Despite the churn, quality continues to the favourite theme of the market and therefore we are seeing that despite poor sales numbers, Maruti is not falling and telecom companies reversing fall. Lastly, the trade wars may continue but we do not see any further trade disruption.
What should one do with YES Bank?
So many names are floating around and we have not seen the actual capital raise happening in YES Bank in a big way. The story has been playing out since February. So most clients are already fed up in terms of the stock really recovering. From our perspective, we are generally advising clients to stay away from YES Bank, that means not to make fresh investments in the bank stock. As for those who already had holdings, we are telling them to try to trim it as far as possible.
One of the ways to tackle risk in the markets is to stay away from the markets and that is in a way what our advice would be. And as far as opinion on the bank is concerned, there is nothing wrong as far as the bank’s operations are concerned and the way it is functioning. The only concern is if there is no capital raise, there is a question mark on survival. The capital raise has to be substantial and therefore we are just awaiting that trigger. Once that trigger is in place. we would be giving advice for investors to have a relook at the bank.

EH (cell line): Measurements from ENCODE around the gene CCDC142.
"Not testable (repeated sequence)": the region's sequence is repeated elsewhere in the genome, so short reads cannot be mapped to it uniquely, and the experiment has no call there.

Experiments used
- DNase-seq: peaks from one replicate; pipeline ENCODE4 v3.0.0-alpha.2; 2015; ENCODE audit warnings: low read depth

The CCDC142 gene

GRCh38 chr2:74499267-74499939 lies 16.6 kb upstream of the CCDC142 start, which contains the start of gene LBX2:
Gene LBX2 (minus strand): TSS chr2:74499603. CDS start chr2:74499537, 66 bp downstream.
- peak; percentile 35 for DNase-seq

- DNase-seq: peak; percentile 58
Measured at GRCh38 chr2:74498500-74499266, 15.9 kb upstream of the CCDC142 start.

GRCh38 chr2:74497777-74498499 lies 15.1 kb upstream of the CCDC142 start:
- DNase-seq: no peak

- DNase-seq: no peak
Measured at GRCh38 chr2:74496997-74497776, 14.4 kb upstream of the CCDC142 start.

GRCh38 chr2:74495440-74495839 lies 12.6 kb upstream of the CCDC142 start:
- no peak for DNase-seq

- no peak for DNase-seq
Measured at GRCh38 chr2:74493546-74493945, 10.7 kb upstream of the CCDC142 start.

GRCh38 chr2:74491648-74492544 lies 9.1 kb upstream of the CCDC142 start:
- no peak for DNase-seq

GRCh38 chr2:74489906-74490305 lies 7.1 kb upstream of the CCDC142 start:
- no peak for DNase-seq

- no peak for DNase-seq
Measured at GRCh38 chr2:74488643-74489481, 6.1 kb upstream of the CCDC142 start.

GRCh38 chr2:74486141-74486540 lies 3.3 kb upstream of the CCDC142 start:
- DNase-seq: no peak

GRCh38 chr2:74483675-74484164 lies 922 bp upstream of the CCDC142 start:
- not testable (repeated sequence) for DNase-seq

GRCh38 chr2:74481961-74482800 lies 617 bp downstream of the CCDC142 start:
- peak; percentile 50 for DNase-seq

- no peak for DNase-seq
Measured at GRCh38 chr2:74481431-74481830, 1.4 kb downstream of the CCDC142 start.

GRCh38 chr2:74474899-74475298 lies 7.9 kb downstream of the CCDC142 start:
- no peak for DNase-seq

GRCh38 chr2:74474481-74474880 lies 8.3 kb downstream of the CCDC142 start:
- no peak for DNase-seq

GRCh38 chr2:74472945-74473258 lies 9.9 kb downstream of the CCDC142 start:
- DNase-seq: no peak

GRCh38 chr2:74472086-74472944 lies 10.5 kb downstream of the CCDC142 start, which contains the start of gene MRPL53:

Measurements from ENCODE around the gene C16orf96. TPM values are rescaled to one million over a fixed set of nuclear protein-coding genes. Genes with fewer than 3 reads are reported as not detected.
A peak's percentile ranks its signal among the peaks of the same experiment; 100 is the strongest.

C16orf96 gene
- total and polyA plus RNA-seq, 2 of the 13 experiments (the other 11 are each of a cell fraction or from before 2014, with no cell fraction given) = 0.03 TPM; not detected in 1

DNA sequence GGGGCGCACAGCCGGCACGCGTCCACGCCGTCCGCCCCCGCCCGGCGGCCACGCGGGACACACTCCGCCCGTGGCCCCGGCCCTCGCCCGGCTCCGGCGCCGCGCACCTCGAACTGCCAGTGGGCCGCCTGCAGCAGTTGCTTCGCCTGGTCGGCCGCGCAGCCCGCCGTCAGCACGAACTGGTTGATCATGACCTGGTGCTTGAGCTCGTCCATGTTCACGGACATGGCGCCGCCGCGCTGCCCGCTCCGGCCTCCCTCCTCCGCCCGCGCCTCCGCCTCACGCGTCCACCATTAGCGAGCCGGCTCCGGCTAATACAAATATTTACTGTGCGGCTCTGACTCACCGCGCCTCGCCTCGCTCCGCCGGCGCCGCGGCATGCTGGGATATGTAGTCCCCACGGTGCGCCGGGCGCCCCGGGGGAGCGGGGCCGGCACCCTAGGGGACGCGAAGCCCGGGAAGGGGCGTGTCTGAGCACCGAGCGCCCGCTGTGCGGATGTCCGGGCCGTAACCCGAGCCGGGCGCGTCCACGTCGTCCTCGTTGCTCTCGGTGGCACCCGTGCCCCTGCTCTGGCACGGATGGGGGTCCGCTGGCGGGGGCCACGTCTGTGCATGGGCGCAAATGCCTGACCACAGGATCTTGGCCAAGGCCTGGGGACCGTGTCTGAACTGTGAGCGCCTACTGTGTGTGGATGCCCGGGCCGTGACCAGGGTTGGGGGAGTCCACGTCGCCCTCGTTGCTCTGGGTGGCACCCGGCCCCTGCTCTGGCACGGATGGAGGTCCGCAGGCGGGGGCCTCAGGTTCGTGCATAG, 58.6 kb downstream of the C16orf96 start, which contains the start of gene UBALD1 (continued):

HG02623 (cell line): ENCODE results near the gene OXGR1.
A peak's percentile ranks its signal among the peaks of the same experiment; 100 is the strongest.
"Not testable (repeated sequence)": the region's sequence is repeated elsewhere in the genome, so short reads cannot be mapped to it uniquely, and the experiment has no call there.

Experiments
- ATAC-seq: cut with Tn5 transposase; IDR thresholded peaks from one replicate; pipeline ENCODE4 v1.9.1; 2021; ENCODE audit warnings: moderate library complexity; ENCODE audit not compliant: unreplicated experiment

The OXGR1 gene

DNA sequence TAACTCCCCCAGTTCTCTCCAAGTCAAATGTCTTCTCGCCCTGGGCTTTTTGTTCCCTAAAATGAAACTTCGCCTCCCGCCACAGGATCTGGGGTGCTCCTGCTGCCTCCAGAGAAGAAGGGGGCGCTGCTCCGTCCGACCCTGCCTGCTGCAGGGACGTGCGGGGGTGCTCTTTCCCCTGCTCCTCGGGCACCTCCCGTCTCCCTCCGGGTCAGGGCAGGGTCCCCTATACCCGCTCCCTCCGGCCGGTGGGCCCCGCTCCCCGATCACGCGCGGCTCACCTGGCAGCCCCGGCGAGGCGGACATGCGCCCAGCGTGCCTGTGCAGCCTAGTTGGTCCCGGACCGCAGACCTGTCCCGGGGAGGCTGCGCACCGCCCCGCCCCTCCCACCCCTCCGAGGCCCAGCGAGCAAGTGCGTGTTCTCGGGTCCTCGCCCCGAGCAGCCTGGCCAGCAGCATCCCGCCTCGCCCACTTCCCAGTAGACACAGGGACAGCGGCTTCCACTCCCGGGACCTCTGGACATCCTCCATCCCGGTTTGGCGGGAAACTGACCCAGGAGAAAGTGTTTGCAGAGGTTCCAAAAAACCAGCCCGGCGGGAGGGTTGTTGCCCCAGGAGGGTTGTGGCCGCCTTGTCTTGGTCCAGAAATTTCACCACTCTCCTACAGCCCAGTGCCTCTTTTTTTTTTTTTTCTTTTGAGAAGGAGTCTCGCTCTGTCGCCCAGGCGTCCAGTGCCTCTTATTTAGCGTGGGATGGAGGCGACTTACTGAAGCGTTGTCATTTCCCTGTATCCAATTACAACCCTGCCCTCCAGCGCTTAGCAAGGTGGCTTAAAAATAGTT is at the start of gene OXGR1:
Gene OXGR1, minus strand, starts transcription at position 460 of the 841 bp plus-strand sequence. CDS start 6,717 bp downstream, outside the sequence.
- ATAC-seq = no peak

We have been selective on the NBFC sector for some time. In fact, we have never picked Bajaj Finance as our call from a fundamental perspective
In case of NBFCs, wheat is getting separated from the chaff but the separated wheat now is looking very expensive?
They have been expensive. Gone are the days when NBFCs were cheaper. That was three years ago. Most of the NBFCs that have outperformed recently are the ones where a fresh investor would be hesitant to get into because of the expensive valuations. A few are in fact, valued much higher than some of the steady banks, who have a long vintage behind them and are far better franchises than some of these NBFCs. So we are very selective here.